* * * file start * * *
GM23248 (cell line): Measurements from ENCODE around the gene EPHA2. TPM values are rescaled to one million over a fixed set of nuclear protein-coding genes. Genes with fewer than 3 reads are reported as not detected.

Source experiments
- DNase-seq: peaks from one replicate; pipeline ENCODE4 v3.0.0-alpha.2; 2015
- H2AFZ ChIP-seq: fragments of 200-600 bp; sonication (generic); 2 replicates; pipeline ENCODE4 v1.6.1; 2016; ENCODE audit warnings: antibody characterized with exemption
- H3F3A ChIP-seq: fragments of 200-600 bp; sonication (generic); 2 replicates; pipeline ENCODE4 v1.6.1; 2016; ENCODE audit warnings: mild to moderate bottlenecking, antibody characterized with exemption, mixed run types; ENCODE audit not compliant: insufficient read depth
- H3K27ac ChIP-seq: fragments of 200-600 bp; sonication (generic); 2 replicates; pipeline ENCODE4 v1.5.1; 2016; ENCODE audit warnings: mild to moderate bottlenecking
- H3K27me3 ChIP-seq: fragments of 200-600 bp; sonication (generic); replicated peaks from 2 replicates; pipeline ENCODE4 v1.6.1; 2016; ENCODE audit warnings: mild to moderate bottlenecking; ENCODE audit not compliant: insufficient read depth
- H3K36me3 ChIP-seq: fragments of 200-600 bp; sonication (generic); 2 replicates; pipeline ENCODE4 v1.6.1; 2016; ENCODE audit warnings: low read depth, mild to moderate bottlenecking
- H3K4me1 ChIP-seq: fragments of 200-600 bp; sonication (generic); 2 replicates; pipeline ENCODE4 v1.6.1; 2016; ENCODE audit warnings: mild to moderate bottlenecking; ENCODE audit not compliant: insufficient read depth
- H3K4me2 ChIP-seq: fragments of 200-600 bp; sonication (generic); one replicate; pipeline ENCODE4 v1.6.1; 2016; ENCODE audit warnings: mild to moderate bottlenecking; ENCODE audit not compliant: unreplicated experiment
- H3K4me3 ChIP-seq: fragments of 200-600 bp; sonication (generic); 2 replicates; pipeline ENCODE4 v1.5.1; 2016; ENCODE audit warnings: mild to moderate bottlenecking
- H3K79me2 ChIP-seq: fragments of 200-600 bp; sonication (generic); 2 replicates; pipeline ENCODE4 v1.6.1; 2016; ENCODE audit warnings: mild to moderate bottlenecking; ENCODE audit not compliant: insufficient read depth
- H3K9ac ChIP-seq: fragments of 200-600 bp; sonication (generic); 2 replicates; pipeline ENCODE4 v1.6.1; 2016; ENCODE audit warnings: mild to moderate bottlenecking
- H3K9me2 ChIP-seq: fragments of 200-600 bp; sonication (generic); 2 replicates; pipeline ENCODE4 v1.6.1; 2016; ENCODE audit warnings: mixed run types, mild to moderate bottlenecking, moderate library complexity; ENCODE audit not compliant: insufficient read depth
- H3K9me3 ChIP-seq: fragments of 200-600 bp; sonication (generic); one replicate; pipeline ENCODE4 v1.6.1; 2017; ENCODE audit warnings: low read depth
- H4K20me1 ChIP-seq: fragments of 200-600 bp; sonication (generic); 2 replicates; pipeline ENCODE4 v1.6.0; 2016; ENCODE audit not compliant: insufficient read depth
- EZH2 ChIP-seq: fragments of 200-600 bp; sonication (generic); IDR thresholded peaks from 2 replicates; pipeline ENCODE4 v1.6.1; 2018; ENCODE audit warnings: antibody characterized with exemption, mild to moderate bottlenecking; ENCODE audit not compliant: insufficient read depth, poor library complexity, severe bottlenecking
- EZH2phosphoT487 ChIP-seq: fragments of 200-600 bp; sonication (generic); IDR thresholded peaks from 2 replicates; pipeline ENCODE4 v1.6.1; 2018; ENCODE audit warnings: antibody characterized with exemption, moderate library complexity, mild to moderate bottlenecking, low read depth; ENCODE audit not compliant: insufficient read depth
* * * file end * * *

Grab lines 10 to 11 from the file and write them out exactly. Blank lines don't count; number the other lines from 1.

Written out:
- H3K4me2 ChIP-seq: fragments of 200-600 bp; sonication (generic); one replicate; pipeline ENCODE4 v1.6.1; 2016; ENCODE audit warnings: mild to moderate bottlenecking; ENCODE audit not compliant: unreplicated experiment
- H3K4me3 ChIP-seq: fragments of 200-600 bp; sonication (generic); 2 replicates; pipeline ENCODE4 v1.5.1; 2016; ENCODE audit warnings: mild to moderate bottlenecking